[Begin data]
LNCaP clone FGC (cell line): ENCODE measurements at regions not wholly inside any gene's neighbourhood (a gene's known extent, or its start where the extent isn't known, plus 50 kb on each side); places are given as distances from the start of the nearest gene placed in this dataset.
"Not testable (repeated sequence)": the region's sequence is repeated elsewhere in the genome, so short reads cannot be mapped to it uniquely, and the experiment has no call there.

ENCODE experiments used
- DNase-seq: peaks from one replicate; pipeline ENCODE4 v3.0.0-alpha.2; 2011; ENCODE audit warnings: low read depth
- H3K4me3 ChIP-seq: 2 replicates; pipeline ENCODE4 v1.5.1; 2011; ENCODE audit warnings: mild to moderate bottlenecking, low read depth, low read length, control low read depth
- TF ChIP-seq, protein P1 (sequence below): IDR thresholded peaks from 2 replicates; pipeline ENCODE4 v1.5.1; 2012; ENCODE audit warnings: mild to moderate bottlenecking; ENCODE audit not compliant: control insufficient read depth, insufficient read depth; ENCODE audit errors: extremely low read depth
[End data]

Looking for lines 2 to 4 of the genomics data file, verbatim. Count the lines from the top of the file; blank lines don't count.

"Not testable (repeated sequence)": the region's sequence is repeated elsewhere in the genome, so short reads cannot be mapped to it uniquely, and the experiment has no call there.

ENCODE experiments used
- DNase-seq: peaks from one replicate; pipeline ENCODE4 v3.0.0-alpha.2; 2011; ENCODE audit warnings: low read depth